Rasputina/ Cabin Fever
In this day and age, the muck on the radio consists of little more than pretty face singing over the same background music again and again. People clamor for music that breaks the mold, they desire music that takes a more traditional approach. Well, how's three cellos for traditional?
On their third release, named Cabin Fever (Instinct Records), Rasputina continues to show us that classical instruments such as the cello have just as much of a place in contemporary music as they do in the recital halls of Juliard. Traditional, however, is about the last word one would use to describe the eerie sounds on this album. While the group, consisting of band leader/singer/cellist Melora Creager, cellist K. Cowperthwaite, and cellist Nana Bornant, sticks to the strings and bows, they run them through modern production and sound altercation.
Several tracks use samples, and the drums on the whole album are programmed, but what's really fascinating is the sounds on the album that are made with the cellos. On tracks like "State Fair", "Rats", and "Antique High Hell Red Doll Shoes", it sounds like they're playing distorted guitar, but those Ministry-esque tones are cellos, they've just been distorted. The album is very dyslexic in its feel, moving effortlessly from tracks that have nothing but vocals and unaltered cellos (which is what their first album was) to ones where everything has been distorted or processed. Holding true to the gothic/industrial sound of the album, the lyrical content of the album is dark and creepy, but also whimsical and charming. Think of it as a cross between Mother Goose and Edgar Allen Poe.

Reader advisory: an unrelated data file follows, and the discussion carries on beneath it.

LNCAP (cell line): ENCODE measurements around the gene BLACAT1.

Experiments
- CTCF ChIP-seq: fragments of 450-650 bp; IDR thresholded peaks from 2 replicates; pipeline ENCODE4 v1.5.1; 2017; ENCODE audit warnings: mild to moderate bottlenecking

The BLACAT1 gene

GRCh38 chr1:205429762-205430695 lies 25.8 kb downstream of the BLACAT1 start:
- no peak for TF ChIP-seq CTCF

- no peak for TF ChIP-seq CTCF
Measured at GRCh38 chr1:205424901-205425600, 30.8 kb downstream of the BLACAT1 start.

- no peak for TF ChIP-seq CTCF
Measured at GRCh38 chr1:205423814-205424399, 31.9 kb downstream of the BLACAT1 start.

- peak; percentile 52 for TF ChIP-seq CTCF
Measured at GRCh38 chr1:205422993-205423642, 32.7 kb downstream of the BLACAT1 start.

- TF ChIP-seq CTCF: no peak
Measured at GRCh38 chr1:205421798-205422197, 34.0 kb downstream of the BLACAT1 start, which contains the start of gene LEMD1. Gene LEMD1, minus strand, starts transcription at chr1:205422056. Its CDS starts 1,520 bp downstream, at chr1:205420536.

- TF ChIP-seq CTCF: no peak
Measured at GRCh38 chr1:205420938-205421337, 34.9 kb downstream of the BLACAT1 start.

This is apparent right from the start, the first track named "Gingerbread Coffin", describing a burial/magical ceremony for a broken doll, yet is sung with a voice more reminiscent of a mother telling her child a bedtime story. Probably the best example of this is a verse from "Our Lies": "Yes mom, I'm still a virgin. And you're Marilyn Monroe. When I was a little girl, we grew wings and flew to see my daddy, Mr. Edgar Allen Poe. I'd crawl into the furnace to take warm nap on the cast-iron lap of Walt disney." This perfect combination of fairy tales and Mary Shelley is a refreshing break in a genre that's managed to say "I hate my life" in too many ways.
The most entertaining track on the album has to be "PJ + Vincent & Matthew + Bjork", which consists of a twisted pseudo-celebrity double-date over a slow cello line. Hearing an impression of Bjork telling us about her "erotic reawakening" is funny enough to make you squirt milk out your nose. Of course, no discussion of Rasputina would be complete without bring up their outlandish show attire. When performing live, they dress in Victorian-era hoops, skirts, bloomers and corsets. This crazy get-up is strikingly original and has earned their concerts a distinct reputation.
Overall, Cabin Fever is an album that is good, but not for everyone. While some of the songs have a broad appeal, such as the beautiful "Thimble Island" on which Melora plays a dulcimer, most of them have a feel that you either love or don't care for. However, if you like music along the lines of Switchblade Symphony, or simply want to listen to a gothic/industrial group that avoids the cliches, this album would be a classical classic in your collection.